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Counting down days for climate action: 10th Climate Clock installed in S. Korea

By Shin Ji-hye

Published : March 26, 2024 - 13:47

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Korea Environment Corporation Chair Ahn Byung-ok (fifth from left), Auditor General Hong Seong-hwan (fourth from left) and Union Leader Lee Jae-hak (sixth from left) pose for a photograph at the opening ceremony for the Climate Clock at the Korea Environment Corporation in Seo-gu, Incheon on Monday. (The Korea Environment Corporation) Korea Environment Corporation Chair Ahn Byung-ok (fifth from left), Auditor General Hong Seong-hwan (fourth from left) and Union Leader Lee Jae-hak (sixth from left) pose for a photograph at the opening ceremony for the Climate Clock at the Korea Environment Corporation in Seo-gu, Incheon on Monday. (The Korea Environment Corporation)

The state-run Korea Environment Corporation in Seo-gu, Incheon, became the latest site to host a Climate Clock on Monday, marking the tenth installation of the clock in South Korea.

This significant event continues the journey that began in 2021, when the Herald Corp. headquarters in Seoul unveiled Asia's first digital Climate Clock, underscoring the nation’s growing commitment to environmental awareness and action.

The Climate Clock is a visually compelling reminder of the urgent need to limit the rise of temperatures globally to 1.5 degrees Celsius, aligning with the objectives of the 2015 Paris Agreement.

Conceived by American environmentalists Gan Golan and Andrew Boyd, this innovative timepiece made its debut in Berlin in 2019, followed by a prominent display in New York in 2020. South Korea joined this global initiative with its first Climate Clock installation by the Herald Corp.

The Climate Clock initiative transcends mere timekeeping, embodying a message of urgency and hope in the face of climate change. Designed to alert people about the critical state of our environment, these clocks offer a scientific basis for the time remaining to avert surpassing the 1.5-degree-C temperature increase. Strategically placed at iconic locations worldwide, the clock aims to shift public perception and galvanize action against climate change.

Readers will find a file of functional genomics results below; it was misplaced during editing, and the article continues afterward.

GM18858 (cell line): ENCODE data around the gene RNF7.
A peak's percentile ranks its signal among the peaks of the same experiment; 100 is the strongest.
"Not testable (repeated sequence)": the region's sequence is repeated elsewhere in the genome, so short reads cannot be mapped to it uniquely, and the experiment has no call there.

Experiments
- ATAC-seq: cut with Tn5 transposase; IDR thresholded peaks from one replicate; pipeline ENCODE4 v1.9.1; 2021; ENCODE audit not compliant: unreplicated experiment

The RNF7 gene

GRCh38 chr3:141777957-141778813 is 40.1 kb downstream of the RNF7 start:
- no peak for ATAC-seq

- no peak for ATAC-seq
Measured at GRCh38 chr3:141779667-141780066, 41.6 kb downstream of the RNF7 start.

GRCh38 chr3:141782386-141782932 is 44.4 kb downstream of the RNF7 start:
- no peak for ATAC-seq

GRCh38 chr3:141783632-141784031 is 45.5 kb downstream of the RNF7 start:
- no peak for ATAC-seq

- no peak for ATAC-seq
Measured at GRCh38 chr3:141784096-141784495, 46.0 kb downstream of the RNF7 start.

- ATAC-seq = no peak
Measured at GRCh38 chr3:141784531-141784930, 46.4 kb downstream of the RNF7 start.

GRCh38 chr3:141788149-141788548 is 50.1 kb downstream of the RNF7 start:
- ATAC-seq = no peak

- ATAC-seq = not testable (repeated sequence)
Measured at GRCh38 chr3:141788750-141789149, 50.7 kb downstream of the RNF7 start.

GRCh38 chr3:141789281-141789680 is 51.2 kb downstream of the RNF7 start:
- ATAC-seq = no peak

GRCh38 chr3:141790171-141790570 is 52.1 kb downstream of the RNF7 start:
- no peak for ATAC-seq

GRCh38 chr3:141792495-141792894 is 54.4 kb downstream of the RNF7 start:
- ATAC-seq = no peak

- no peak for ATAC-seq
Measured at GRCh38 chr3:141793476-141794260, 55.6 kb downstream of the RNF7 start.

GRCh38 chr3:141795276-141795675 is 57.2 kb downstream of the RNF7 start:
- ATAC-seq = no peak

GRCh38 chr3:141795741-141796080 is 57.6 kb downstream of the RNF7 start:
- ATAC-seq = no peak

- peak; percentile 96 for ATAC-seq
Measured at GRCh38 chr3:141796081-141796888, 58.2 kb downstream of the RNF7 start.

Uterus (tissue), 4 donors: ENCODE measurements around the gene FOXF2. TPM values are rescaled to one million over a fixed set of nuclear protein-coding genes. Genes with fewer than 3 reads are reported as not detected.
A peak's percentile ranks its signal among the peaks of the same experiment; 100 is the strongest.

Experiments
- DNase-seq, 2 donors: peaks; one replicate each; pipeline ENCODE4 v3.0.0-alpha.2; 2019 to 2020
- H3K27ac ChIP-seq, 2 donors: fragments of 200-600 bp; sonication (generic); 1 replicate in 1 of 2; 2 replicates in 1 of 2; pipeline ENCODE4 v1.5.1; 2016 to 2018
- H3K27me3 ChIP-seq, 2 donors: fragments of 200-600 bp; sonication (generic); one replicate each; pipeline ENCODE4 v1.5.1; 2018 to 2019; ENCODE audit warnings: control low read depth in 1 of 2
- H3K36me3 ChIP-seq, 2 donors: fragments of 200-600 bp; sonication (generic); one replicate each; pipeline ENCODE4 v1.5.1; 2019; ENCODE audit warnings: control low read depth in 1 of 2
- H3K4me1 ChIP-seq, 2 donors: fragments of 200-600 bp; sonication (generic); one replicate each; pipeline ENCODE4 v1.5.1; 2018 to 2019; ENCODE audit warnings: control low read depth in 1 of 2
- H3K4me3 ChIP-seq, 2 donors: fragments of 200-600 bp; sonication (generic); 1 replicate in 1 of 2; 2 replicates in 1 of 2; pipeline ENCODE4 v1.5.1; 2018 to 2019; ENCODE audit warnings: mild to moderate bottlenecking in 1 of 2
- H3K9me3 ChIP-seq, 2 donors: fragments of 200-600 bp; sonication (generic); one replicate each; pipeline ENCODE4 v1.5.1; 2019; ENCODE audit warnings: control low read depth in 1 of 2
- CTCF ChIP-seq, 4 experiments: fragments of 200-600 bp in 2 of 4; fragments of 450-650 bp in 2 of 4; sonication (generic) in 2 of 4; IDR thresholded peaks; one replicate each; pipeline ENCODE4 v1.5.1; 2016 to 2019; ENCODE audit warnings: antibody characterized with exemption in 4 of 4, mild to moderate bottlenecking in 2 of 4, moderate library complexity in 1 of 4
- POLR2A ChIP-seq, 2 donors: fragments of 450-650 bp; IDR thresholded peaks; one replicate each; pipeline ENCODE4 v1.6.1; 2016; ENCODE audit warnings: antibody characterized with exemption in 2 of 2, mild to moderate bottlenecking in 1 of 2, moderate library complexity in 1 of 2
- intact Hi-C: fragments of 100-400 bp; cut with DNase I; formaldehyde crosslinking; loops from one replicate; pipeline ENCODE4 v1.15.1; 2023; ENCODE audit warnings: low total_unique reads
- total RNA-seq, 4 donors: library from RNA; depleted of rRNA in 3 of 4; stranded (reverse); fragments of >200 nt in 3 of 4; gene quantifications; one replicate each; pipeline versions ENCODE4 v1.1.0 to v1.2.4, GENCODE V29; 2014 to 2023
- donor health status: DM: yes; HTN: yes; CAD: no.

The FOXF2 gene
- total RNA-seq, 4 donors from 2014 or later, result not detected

In a striking display of solidarity and awareness, the status of Christ the Redeemer in Brazil became a canvas for the Climate Clock in July last year, illuminating the night with its message. A month earlier, the United Kingdom hosted a significant moment during the Climate Innovation Forum attended by King Charles III, where a five-meter-tall Climate Clock was unveiled. The first Climate Clock was set up on Berlin's Gasometer in 2019, and in New York's Union Square in 2020.

The Herald Corp., as the exclusive partner of the Climate Clock in South Korea, has played a pivotal role in propagating the clock’s campaign in the country. Since its installation here in 2021, an additional nine key provincial governments have embraced the project.

The collaboration model requires private companies and governments to contribute licensing fees for the installation of the Climate Clock, which are then reinvested to empower people to take action against climate change. The funds support training programs to engage in climate-positive activities, foster the creation of project teams to construct new Climate Clocks and finance campaigns that promote a unified global response to climate change.

The primary objective of the clock is to extend the time frame we have to prevent the temperature from rising beyond 1.5 degrees Celsius, mainly through efforts to lower carbon emissions. Remarkably, this clock adjusts in real time; as carbon dioxide emissions decrease, the time available for action increases. A notable instance occurred in October 2021, when, at the height of the pandemic's economic slowdown, stoppages in manufacturing production led to a reduction in carbon emissions, consequently extending the clock’s countdown by approximately a year – from six years and 235 days when it was first installed by the Herald Corp. on May 13, 2021 to seven years and 295 days by Oct. 1 of the same year.

However, the reopening of industries and resumption of human activities reversed this progress. By July 2022, the time on the Climate Clock had shortened again to six years, mirroring the pre-pandemic level of urgency.

As of Tuesday morning, the time remaining to take climate action has further shortened, with the Climate Clock now indicating that only five years and 118 days remain to limit global warming to 1.5 degrees C.